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Plein air art on display at library through December

Janice Opie displays her work at the NOTL Public Library (Kim Wade) Plein air artists are showcasing their work at the Niagara-on-the-Lake Public Library through the month of December, beginning with a reception held last Saturday.
Janice Opie displays her work at the NOTL Public Library  (Kim Wade)

Plein air artists are showcasing their work at the Niagara-on-the-Lake Public Library through the month of December, beginning with a reception held last Saturday.

Plein air painting, simply put, is painting outdoors. Artists gain inspiration from nature, through experiencing different landscapes and changing lighting. Some well-known plein air painters are French Impressionists Claude Monet and Pierre-Auguste Renoir, as well as with Canadian artist Tom Thompson and the Group of Seven.

Sandy St. Laurent, one of the group’s members, felt the reception was successful, with a good crowd. It was her first showing of her work and was thrilled to have sold one of her own paintings out of three paintings sold that afternoon. St. Laurent has been painting for about three years, since her retirement but joined the group two summers ago. She met the group’s founder, Cindy Sheridan, through art courses she was taking at the Niagara Pumphouse Arts Centre. She describes the group as being encouraging and supportive toward each other, and welcoming to artists at all levels. 

She enjoys painting outside, she said, with sunshine and nature, and is anxiously waiting for summer to arrive. “Once you are bitten by the plein air bug, that’s it.”

Sheridan has been painting the landscapes of Maui since November. After taking some fine art courses at Brock University and participating in workshops at the Pumphouse Arts Centre, she was introduced to plein air painting and enjoyed it so much that she started looking around the region to find other artists with a similar interest. She decided to start her own group, and began to recruit members.  

She has found a nice community of people to share her passion with, she says. She sends out a weekly newsletter to about 60 people, with eight to 10 artists coming out regularly each week. Sheridan explains she finds plein air painting both challenging and enjoyable. “It’s difficult and intricate, as far as learning the technical abilities to paint well.”

She also enjoys the social aspect of it. “It is nice to be with a group of artists, to learn from each other and bounce ideas off each other.”  She says painting a beautiful lake or spending time in a forest offers a more enriching experience than spending that time alone in a dark studio. “It is a meditative thing to do, very peaceful, very tranquil.”

Janice Opie met Sheridan at a Niagara Pumphouse Arts Centre workshop, and  joined with her to start the Niagara Plein Air Artists. After painting with the group for two years, Opie decided, “an art show would be fun and enriching to our growing relationship with each other,” so she arranged the art show and reception at the library.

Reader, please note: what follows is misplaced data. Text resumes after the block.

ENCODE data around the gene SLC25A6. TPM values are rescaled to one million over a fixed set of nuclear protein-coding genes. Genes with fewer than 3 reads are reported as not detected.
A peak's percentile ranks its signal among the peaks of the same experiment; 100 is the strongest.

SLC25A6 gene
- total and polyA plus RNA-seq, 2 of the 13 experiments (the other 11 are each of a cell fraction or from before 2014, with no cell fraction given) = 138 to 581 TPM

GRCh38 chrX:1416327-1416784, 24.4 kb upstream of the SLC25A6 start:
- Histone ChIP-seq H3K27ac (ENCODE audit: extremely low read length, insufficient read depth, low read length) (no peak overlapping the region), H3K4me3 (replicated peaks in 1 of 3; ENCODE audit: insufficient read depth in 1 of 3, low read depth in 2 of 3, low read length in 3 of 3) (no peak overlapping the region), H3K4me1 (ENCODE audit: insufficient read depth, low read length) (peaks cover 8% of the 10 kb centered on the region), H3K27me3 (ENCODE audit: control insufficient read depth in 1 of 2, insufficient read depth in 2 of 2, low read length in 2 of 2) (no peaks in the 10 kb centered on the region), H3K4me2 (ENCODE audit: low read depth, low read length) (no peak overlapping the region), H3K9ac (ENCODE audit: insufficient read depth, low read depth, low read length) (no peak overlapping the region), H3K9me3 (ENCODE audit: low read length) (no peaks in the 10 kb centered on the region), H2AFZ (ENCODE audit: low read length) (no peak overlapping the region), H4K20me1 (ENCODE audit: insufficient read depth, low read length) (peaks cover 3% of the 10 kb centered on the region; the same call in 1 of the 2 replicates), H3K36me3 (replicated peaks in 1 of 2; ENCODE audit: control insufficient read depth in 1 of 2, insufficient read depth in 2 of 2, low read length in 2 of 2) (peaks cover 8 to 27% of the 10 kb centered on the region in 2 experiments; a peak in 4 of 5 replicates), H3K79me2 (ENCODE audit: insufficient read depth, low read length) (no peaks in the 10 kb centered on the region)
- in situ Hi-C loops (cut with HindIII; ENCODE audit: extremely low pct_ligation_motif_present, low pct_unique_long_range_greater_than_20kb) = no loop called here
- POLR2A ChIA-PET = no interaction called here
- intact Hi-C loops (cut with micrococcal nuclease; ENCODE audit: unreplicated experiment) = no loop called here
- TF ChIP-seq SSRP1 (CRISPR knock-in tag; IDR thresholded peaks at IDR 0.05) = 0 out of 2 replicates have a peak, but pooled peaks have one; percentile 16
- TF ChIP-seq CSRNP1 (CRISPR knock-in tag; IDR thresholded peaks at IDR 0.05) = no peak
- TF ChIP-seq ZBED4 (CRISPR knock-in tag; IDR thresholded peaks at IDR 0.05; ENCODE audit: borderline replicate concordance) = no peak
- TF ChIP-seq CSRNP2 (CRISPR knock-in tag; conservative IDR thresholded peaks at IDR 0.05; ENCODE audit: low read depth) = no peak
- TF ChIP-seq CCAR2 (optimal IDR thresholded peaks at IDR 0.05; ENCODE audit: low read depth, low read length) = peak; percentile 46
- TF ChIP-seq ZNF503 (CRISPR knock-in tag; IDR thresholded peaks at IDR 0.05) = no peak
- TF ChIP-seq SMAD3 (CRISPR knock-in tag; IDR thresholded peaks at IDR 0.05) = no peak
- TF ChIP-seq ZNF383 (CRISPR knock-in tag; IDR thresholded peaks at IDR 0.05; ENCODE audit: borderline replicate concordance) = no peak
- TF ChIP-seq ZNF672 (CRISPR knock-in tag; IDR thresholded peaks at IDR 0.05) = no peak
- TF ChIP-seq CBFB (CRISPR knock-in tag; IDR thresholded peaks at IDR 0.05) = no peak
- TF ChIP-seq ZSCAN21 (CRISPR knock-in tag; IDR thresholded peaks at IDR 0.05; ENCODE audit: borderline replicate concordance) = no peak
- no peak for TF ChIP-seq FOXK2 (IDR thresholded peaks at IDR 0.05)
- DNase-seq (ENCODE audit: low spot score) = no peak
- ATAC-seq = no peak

A self-taught artist, Opie has taken workshops with local artists as well as explored many different disciplines, such as crafting chain maille jewellery, painting silk and casting cement waterfalls.

Having explored other media, she contends her first love is fine art, especially watercolours.

The “weekly Friday plein air sessions are now a part of my life style,” she says, and she has developed a special relationship with the other members to the point that she sees them more than her other friends and family. 

The attraction for Opie is threefold. She likes to be in nature, with other people and doing what she loves, painting. There is a strong connection to the Niagara Region in all of the group’s paintings, she says. 

“Even if it’s a flower, it is still from the Niagara Region.” The group paints in places such as Charles Daley Park and Dufferin Islands, so the scenes are recognizable and familiar to the observer. While most of the paintings on display at the library were painted in the summer, the group still gets together during the winter months. Opie says she is grateful to venues such as the Niagara Falls Historical Society and Heartland Forest for opening their doors to the artists until the warm weather returns. 

The Niagara Plein Air Artists’ reception on Saturday afternoon was “very successful in terms inviting and sharing our art with the public, selling our art and most importantly, an experience that the participating artists shared with each other,” Opie says. She has formed a “unique relationship [with the group] and the show has taken it to a whole new level.” 

The Niagara Plein Air Artists’ show is on display in the Rotary Room at the Niagara-on-the-Lake Public Library until Dec. 31.